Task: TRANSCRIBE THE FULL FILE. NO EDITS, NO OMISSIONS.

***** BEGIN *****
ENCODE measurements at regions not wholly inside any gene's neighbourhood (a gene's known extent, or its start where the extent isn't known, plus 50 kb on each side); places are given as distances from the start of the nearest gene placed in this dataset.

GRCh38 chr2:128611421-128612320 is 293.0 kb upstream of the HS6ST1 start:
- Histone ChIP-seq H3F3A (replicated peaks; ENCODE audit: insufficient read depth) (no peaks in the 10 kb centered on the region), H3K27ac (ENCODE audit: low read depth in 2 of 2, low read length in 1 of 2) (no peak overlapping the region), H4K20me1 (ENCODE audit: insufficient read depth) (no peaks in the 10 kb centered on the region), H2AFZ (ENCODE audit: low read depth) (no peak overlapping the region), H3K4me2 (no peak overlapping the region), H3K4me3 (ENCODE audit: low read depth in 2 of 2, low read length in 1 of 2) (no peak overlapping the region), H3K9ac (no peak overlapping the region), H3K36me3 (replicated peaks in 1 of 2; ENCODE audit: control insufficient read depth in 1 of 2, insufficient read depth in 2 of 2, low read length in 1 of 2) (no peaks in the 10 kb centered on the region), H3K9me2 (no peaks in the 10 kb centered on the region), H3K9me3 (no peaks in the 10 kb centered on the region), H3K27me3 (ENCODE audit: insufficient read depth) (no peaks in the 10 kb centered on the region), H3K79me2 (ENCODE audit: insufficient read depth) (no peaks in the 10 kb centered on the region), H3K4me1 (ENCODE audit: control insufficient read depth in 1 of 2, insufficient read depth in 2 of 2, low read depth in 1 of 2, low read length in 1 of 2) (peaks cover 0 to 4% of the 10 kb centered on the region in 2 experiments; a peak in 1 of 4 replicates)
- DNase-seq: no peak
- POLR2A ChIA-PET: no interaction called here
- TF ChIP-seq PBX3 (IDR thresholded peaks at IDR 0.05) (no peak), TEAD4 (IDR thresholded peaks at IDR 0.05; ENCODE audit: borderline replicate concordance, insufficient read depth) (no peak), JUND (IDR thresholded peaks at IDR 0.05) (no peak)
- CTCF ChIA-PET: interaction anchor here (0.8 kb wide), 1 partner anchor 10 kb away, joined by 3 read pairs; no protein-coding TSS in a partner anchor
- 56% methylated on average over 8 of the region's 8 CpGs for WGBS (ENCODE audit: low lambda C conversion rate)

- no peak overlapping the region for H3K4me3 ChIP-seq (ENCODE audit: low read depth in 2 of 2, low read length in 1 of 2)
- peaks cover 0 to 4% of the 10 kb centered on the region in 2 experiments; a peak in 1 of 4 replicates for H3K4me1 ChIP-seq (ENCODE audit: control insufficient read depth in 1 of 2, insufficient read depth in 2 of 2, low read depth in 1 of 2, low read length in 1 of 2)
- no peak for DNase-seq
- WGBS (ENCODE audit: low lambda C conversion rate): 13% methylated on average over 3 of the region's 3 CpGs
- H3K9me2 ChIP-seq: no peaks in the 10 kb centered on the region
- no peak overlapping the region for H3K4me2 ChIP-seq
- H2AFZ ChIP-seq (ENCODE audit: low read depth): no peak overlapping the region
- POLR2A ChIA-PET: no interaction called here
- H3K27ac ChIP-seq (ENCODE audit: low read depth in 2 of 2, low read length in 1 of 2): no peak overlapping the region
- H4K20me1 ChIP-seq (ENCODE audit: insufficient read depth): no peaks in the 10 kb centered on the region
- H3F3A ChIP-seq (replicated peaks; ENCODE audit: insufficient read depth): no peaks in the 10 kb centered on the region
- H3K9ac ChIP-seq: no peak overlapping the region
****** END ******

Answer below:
ENCODE measurements at regions not wholly inside any gene's neighbourhood (a gene's known extent, or its start where the extent isn't known, plus 50 kb on each side); places are given as distances from the start of the nearest gene placed in this dataset.

GRCh38 chr2:128611421-128612320 is 293.0 kb upstream of the HS6ST1 start:
- Histone ChIP-seq H3F3A (replicated peaks; ENCODE audit: insufficient read depth) (no peaks in the 10 kb centered on the region), H3K27ac (ENCODE audit: low read depth in 2 of 2, low read length in 1 of 2) (no peak overlapping the region), H4K20me1 (ENCODE audit: insufficient read depth) (no peaks in the 10 kb centered on the region), H2AFZ (ENCODE audit: low read depth) (no peak overlapping the region), H3K4me2 (no peak overlapping the region), H3K4me3 (ENCODE audit: low read depth in 2 of 2, low read length in 1 of 2) (no peak overlapping the region), H3K9ac (no peak overlapping the region), H3K36me3 (replicated peaks in 1 of 2; ENCODE audit: control insufficient read depth in 1 of 2, insufficient read depth in 2 of 2, low read length in 1 of 2) (no peaks in the 10 kb centered on the region), H3K9me2 (no peaks in the 10 kb centered on the region), H3K9me3 (no peaks in the 10 kb centered on the region), H3K27me3 (ENCODE audit: insufficient read depth) (no peaks in the 10 kb centered on the region), H3K79me2 (ENCODE audit: insufficient read depth) (no peaks in the 10 kb centered on the region), H3K4me1 (ENCODE audit: control insufficient read depth in 1 of 2, insufficient read depth in 2 of 2, low read depth in 1 of 2, low read length in 1 of 2) (peaks cover 0 to 4% of the 10 kb centered on the region in 2 experiments; a peak in 1 of 4 replicates)
- DNase-seq: no peak
- POLR2A ChIA-PET: no interaction called here
- TF ChIP-seq PBX3 (IDR thresholded peaks at IDR 0.05) (no peak), TEAD4 (IDR thresholded peaks at IDR 0.05; ENCODE audit: borderline replicate concordance, insufficient read depth) (no peak), JUND (IDR thresholded peaks at IDR 0.05) (no peak)
- CTCF ChIA-PET: interaction anchor here (0.8 kb wide), 1 partner anchor 10 kb away, joined by 3 read pairs; no protein-coding TSS in a partner anchor
- 56% methylated on average over 8 of the region's 8 CpGs for WGBS (ENCODE audit: low lambda C conversion rate)

- no peak overlapping the region for H3K4me3 ChIP-seq (ENCODE audit: low read depth in 2 of 2, low read length in 1 of 2)
- peaks cover 0 to 4% of the 10 kb centered on the region in 2 experiments; a peak in 1 of 4 replicates for H3K4me1 ChIP-seq (ENCODE audit: control insufficient read depth in 1 of 2, insufficient read depth in 2 of 2, low read depth in 1 of 2, low read length in 1 of 2)
- no peak for DNase-seq
- WGBS (ENCODE audit: low lambda C conversion rate): 13% methylated on average over 3 of the region's 3 CpGs
- H3K9me2 ChIP-seq: no peaks in the 10 kb centered on the region
- no peak overlapping the region for H3K4me2 ChIP-seq
- H2AFZ ChIP-seq (ENCODE audit: low read depth): no peak overlapping the region
- POLR2A ChIA-PET: no interaction called here
- H3K27ac ChIP-seq (ENCODE audit: low read depth in 2 of 2, low read length in 1 of 2): no peak overlapping the region
- H4K20me1 ChIP-seq (ENCODE audit: insufficient read depth): no peaks in the 10 kb centered on the region
- H3F3A ChIP-seq (replicated peaks; ENCODE audit: insufficient read depth): no peaks in the 10 kb centered on the region
- H3K9ac ChIP-seq: no peak overlapping the region